lay hands on the disciples that they might receive the Acts viii. 17. Holy Ghost, in his miraculous powers. This piece of
history confirms the view we have just taken, that other ministers than the apostles usually baptized ; and this was the more reasonable, because to the apostles alone was delegated the high honour of conferring miraculous gifts by the laying on of hands. It was the desire of possessing, for selfish purposes, this apostolic privilege, which tempted Simon Magus to offer Peter money to procure its bestowment; and which indicated clearly that though his judgment was convinced of the divine origin of christianity, his heart was a stranger to its pure and benevolent spirit. That portion of the history more im. mediately pertaining to our present investigation is con
tained in the twelfth verse. Acts viji.12. “ But when they believed Philip preaching the things concerning
the kingdom of God, and the name of Jesus Christ, they were bap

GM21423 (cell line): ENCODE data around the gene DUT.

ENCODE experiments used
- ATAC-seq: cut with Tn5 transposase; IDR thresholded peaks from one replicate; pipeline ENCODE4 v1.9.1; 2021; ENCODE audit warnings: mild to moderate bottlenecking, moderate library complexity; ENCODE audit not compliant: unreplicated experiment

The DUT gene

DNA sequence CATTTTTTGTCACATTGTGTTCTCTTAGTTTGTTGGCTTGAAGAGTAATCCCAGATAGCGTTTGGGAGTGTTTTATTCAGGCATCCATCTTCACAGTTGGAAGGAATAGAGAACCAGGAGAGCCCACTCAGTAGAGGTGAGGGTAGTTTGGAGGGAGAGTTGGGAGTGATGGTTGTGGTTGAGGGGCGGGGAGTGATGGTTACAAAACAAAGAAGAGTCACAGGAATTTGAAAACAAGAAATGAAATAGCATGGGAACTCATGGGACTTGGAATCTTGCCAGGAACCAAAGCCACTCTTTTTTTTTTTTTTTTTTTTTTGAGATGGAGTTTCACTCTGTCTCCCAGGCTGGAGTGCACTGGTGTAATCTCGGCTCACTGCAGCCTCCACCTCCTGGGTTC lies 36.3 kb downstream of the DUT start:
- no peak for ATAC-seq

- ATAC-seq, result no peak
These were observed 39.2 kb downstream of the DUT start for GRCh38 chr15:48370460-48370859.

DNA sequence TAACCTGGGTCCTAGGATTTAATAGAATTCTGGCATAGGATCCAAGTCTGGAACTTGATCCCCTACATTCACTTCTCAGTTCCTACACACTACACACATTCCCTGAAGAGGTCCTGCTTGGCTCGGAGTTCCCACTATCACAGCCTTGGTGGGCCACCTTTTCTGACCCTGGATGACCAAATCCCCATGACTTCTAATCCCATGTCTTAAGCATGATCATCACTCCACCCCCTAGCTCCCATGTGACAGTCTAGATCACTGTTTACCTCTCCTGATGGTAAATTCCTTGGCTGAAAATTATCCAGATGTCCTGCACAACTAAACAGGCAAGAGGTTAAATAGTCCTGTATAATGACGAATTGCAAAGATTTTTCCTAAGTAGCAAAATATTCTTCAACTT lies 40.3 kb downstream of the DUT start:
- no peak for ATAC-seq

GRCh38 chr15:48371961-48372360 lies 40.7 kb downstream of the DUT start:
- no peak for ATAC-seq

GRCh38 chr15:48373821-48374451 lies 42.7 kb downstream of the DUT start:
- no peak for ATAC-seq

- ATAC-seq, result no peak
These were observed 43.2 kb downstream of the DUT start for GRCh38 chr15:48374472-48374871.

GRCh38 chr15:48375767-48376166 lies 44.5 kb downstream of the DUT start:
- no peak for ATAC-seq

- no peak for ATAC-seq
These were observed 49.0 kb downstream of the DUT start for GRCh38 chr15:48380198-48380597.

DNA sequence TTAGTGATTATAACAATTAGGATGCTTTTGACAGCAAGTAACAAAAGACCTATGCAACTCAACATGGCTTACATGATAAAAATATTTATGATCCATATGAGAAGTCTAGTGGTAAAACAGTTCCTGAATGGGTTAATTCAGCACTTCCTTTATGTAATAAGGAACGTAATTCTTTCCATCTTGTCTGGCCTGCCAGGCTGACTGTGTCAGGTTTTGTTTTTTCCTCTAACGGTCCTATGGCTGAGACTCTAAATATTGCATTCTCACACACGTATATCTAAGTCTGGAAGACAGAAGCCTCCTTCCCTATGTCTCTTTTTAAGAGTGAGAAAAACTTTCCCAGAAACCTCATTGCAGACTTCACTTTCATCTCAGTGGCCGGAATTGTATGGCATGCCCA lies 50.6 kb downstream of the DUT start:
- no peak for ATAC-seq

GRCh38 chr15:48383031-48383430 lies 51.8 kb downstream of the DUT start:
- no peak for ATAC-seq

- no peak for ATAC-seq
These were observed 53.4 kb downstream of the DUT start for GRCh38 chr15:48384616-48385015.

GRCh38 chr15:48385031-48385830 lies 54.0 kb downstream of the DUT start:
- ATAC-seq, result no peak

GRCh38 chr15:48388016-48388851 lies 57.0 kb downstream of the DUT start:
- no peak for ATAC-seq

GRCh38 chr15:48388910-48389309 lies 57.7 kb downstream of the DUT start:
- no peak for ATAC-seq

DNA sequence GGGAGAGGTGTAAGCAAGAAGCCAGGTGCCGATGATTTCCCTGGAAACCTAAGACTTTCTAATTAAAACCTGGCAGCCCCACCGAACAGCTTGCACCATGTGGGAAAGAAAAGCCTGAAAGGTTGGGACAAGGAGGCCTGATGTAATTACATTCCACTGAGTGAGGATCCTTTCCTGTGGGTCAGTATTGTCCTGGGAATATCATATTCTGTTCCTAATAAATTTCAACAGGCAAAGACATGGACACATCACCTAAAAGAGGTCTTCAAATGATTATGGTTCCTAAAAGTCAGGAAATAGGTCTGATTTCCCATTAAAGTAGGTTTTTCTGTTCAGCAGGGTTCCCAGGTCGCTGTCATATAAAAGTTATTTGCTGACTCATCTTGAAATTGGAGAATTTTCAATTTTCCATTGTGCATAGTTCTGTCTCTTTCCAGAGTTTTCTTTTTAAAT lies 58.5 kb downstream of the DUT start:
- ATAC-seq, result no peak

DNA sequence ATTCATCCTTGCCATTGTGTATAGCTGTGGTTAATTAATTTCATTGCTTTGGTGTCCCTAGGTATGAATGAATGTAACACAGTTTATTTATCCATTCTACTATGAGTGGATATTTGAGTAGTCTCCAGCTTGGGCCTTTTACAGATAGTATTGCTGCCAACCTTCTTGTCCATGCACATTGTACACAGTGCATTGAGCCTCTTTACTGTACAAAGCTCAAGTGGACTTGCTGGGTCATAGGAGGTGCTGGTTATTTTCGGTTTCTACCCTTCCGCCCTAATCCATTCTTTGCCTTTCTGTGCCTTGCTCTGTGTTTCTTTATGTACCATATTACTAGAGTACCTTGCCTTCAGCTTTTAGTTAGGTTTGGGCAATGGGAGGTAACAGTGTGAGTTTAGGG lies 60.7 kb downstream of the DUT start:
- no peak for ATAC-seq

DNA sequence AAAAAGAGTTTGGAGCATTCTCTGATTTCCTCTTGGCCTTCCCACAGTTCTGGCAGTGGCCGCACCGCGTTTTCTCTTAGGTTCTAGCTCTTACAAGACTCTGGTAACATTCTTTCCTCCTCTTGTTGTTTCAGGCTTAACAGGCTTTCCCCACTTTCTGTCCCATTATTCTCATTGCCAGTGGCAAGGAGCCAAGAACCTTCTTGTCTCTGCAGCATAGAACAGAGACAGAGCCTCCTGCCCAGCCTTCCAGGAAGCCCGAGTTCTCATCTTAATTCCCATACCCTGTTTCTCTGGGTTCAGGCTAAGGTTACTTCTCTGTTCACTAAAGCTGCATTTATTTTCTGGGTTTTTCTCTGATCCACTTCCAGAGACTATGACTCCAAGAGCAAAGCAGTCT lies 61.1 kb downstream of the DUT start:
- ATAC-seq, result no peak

tized, both men and women.” “ Men and “ Both men and women !” Were there no children women."
in Samaria ? Were there no infants in the families of the converted? Those who can trace out such probabilities, of their being children in the household of an unmarried lady, travelling extensively on account of her business, can they find no probability that there were children in the families of these “ men and women” who were baptized in Samaria ? Oh, no! Surmise and conjecture are silent here, however reasonably they might be indulged. These families must be rendered childless by the stroke of a blind criticism, since, if admitted to exist, the admission not only affords no presumption even in favour of infant baptism, but proves that children were not baptized.
This presents a suitable opportunity to observe that it sect. is by no means incumbent upon the advocate of immer